The American Neighbourhood is a novel about a troubled city during an explosive period of history. It describes two contradictory worlds existing side-by-side within a single Lebanese city, Tripoli. The first: the poor, sprawling so-called American district of Bab al-Tebbeneh, from which many jihadis are recruited and sent to Iraq to fight the Americans. The second: the rich and powerful Al Azzam family’s splendid home in an elite district.

Intisar, who comes from the American district, works for the Al Azzams and has a good relationship with her employers, suggesting that the two worlds can exist peacefully side-by-side. However, she becomes terrified when her son Ismail disappears and it transpires that he has been recruited for a suicide mission in Iraq. Although he abandons his mission at the last minute, Ismail finds himself trapped on return to the city and he finds himself turning to the Al Azzam family for protection.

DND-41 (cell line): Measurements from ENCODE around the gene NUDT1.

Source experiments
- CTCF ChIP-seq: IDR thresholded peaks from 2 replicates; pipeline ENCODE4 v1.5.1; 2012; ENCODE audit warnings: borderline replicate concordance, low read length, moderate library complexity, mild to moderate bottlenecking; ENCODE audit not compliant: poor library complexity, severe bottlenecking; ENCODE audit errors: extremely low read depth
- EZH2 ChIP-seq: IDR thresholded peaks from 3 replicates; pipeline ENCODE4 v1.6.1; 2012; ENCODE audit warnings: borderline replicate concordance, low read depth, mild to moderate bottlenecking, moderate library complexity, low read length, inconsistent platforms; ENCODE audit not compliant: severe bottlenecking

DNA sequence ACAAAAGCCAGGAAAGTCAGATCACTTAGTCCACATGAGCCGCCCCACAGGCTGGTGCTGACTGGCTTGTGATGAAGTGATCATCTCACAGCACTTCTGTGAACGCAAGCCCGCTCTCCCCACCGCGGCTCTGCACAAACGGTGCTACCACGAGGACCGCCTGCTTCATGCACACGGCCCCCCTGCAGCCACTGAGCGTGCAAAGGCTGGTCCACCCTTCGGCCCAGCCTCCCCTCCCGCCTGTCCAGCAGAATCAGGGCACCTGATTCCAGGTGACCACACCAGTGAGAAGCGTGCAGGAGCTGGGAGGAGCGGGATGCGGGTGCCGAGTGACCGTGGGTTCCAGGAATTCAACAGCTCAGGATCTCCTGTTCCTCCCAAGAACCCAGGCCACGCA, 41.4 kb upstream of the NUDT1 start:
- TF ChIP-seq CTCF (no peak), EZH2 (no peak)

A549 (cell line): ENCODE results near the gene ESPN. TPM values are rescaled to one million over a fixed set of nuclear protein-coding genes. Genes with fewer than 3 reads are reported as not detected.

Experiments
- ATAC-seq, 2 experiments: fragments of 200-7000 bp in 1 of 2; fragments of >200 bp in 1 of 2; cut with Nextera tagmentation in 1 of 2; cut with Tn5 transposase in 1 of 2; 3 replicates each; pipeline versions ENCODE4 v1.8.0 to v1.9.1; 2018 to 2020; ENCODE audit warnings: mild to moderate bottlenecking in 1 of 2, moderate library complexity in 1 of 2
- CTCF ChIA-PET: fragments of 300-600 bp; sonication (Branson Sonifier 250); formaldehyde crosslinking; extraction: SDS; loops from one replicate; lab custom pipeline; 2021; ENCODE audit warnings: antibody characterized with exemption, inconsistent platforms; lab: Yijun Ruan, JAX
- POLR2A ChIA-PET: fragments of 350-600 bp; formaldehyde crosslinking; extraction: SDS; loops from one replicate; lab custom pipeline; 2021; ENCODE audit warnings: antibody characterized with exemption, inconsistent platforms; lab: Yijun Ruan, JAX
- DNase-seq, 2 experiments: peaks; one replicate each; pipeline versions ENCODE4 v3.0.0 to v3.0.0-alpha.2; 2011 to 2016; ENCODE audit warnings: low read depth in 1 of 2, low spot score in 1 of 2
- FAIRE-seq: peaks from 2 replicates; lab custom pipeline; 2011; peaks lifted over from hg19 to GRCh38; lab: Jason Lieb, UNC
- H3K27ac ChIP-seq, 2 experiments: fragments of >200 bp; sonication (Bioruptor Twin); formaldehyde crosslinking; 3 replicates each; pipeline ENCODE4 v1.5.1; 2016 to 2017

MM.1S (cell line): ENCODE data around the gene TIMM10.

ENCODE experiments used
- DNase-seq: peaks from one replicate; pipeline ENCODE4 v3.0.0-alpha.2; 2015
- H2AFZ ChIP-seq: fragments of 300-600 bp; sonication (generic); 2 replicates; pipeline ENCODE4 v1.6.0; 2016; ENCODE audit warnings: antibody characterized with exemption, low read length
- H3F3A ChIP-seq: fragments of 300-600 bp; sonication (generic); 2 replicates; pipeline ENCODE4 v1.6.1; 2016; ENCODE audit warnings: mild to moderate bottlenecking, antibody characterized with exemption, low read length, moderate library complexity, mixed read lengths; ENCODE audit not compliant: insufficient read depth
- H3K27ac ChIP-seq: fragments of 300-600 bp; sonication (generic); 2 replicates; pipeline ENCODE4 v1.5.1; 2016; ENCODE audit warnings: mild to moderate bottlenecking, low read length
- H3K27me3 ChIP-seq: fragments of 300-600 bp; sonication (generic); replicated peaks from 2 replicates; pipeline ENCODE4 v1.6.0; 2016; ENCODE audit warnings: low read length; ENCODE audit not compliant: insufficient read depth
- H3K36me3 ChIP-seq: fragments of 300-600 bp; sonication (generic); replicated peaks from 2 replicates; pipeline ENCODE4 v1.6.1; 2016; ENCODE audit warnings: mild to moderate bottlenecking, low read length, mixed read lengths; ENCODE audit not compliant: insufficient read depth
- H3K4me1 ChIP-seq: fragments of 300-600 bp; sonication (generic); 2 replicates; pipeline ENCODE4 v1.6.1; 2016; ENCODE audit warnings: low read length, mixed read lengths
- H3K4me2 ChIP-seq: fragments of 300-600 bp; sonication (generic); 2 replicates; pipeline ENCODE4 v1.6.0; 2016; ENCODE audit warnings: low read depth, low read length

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Female Voices

Maha Hassan

Female Voices is a metafictional novel told through two intertwining stories: the first is the inner monologue of an author writing a novel; the second is the story of the characters she is creating. As both narratives unfold, imagination and reality merge, showing how writing can both liberate and reveal. 

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Previous Years

You can find a complete history of the International Prize for Arabic Fiction here. Information on all the winners, shortlisted and longlisted...

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    One of the main aims of the International Prize for Arabic Fiction is to encourage the translation of Arabic literature into...